Four Irish Coast Guard crew — Capt Dara Fitzpatrick, Capt Mark Duffy, winch operator Paul Ormsby and winchman Ciaran Smith — were lost when their Sikorsky S-92A helicopter went down at Black Rock island, off Blacksod in Co Mayo, in the early hours of 14 March 2017.

The AAIU  confirmed in January that due to the “depth and breadth” of its investigation into the incident, a final report would not be completed within the first year, and progress would be detailed in an interim statement.

Published on Friday (16 March) days after commemorations in Mayo for the four Rescue 116 crew, this statement called on the Minister for Transport to conduct “a thorough review” of air-based SAR “to ensure that there are appropriate processes, resources and personnel in place to provide effective, continuous, comprehensive and independent oversight of all aspects of these operations.”

The statement also highlighted an issue with the “coarseness” of position data recorded by the helicopter’s flight data recorder, suggesting upgrades or modifications “to ensure that the latitude and longitude information recorded on the Flight Data Recorder reflects the most accurate position information available during all flight regimes and mission profiles.”

And it urged coastguard helicopter operator CHC Ireland to conduct an internal review of its safety management systems, or SMS, after the investigation raised “concerns regarding its efficacy”.
Interim safety recommendations included in last April’s preliminary report remain open, the AAIU says.

Minister for Transport Shane Ross welcomed the publication of the AAIU interim statement on Friday, and said he has asked his department to ensure that the recommended review of SAR aviation operations “is instigated without delay”.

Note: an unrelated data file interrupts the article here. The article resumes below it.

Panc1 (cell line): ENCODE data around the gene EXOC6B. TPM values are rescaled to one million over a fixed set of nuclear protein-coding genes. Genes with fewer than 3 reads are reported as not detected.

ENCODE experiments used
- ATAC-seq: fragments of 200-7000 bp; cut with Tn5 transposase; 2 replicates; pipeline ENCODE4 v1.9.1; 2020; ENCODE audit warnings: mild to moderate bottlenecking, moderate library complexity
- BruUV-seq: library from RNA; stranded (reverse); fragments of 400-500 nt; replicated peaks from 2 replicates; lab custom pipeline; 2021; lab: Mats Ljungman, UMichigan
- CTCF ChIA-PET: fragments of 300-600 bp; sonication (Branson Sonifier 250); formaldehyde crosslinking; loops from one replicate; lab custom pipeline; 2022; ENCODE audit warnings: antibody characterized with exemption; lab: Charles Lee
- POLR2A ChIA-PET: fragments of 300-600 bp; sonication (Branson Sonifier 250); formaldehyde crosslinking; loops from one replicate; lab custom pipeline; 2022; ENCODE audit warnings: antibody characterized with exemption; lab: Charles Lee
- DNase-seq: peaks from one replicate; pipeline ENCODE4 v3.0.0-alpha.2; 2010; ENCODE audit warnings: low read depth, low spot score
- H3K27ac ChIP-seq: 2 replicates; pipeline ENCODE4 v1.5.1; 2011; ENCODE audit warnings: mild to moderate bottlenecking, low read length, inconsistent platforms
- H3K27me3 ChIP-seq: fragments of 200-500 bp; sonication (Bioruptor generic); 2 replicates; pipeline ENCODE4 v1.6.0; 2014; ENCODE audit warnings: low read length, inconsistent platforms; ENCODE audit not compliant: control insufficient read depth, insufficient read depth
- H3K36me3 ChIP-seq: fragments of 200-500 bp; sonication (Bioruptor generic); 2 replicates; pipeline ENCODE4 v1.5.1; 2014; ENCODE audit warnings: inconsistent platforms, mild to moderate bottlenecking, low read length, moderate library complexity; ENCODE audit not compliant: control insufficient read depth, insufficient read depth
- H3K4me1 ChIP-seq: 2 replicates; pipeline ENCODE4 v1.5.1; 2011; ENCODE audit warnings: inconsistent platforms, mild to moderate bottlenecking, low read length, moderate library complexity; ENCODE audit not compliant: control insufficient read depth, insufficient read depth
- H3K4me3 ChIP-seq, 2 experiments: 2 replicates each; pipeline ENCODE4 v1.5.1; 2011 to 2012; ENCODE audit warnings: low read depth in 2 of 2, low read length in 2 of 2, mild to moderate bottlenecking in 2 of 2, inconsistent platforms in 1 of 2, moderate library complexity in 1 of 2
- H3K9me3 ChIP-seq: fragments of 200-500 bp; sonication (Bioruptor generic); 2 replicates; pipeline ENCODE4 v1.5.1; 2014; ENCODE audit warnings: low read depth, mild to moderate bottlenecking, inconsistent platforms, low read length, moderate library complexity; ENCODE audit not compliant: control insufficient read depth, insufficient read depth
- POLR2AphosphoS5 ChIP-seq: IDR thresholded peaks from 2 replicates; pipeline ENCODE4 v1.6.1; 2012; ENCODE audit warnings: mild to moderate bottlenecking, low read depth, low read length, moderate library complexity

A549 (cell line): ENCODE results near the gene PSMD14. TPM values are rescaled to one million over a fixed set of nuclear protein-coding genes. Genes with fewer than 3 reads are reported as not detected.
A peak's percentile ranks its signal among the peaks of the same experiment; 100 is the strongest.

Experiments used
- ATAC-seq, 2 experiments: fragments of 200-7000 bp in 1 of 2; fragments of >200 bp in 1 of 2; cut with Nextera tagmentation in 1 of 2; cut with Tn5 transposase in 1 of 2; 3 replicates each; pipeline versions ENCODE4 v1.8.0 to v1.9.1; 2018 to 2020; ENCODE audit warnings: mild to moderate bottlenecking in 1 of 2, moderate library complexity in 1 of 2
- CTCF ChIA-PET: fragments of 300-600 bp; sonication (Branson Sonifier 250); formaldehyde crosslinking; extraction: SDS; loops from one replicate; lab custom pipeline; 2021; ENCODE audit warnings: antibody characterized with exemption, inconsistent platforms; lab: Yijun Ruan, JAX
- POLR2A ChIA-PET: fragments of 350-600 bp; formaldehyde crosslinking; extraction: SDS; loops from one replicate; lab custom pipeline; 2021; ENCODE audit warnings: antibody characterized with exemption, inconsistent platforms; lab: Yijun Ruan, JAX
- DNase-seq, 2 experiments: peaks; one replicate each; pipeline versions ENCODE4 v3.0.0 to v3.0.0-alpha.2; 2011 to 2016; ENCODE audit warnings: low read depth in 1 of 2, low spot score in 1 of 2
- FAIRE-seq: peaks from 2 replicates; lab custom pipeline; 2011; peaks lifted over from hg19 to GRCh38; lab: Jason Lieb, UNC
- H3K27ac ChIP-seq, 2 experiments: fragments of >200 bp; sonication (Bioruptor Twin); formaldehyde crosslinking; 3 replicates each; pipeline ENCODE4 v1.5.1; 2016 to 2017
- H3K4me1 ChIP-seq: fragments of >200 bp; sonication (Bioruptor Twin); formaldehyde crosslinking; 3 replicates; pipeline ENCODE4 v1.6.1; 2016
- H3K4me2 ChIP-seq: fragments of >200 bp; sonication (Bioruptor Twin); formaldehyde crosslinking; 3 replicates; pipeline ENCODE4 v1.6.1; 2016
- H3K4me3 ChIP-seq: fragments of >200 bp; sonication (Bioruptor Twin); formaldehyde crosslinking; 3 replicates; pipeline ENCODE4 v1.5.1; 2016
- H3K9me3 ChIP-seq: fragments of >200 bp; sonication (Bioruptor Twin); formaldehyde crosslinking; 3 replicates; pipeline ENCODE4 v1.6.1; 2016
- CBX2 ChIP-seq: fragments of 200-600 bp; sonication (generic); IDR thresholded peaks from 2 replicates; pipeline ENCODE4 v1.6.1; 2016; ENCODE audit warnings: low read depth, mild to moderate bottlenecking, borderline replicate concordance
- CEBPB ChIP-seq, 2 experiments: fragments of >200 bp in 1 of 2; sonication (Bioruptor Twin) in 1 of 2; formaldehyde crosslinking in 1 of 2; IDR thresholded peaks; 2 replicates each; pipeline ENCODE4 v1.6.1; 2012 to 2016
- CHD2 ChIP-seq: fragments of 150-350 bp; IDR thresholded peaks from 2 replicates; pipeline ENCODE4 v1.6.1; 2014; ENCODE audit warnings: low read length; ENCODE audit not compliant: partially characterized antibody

“The aim of this review will be to ensure that our arrangements in this regard are sufficiently robust and measure up to international best practice models,” Minister Ross added.

Noting the length of the investigation, the minister said it was “important to emphasise” that the AAIU’s work remains in progress.

“Whilst I understand the ongoing public interest in this matter, it is vital that the AAIU is given the time and space to complete its work and report on its findings,” he said. “As such, I am not in position to comment further on the issues surrounding it.”

Published in Coastguard
Page 10 of 33

Dublin Bay

Dublin Bay on the east coast of Ireland stretches over seven kilometres, from Howth Head on its northern tip to Dalkey Island in the south. It's a place most Dubliners simply take for granted, and one of the capital's least visited places. But there's more going on out there than you'd imagine.

The biggest boating centre is at Dun Laoghaire Harbour on the Bay's south shore that is home to over 1,500 pleasure craft, four waterfront yacht clubs and Ireland's largest marina.

The bay is rather shallow with many sandbanks and rocky outcrops, and was notorious in the past for shipwrecks, especially when the wind was from the east. Until modern times, many ships and their passengers were lost along the treacherous coastline from Howth to Dun Laoghaire, less than a kilometre from shore.

The Bay is a C-shaped inlet of the Irish Sea and is about 10 kilometres wide along its north-south base, and 7 km in length to its apex at the centre of the city of Dublin; stretching from Howth Head in the north to Dalkey Point in the south. North Bull Island is situated in the northwest part of the bay, where one of two major inshore sandbanks lie, and features a 5 km long sandy beach, Dollymount Strand, fronting an internationally recognised wildfowl reserve. Many of the rivers of Dublin reach the Irish Sea at Dublin Bay: the River Liffey, with the River Dodder flow received less than 1 km inland, River Tolka, and various smaller rivers and streams.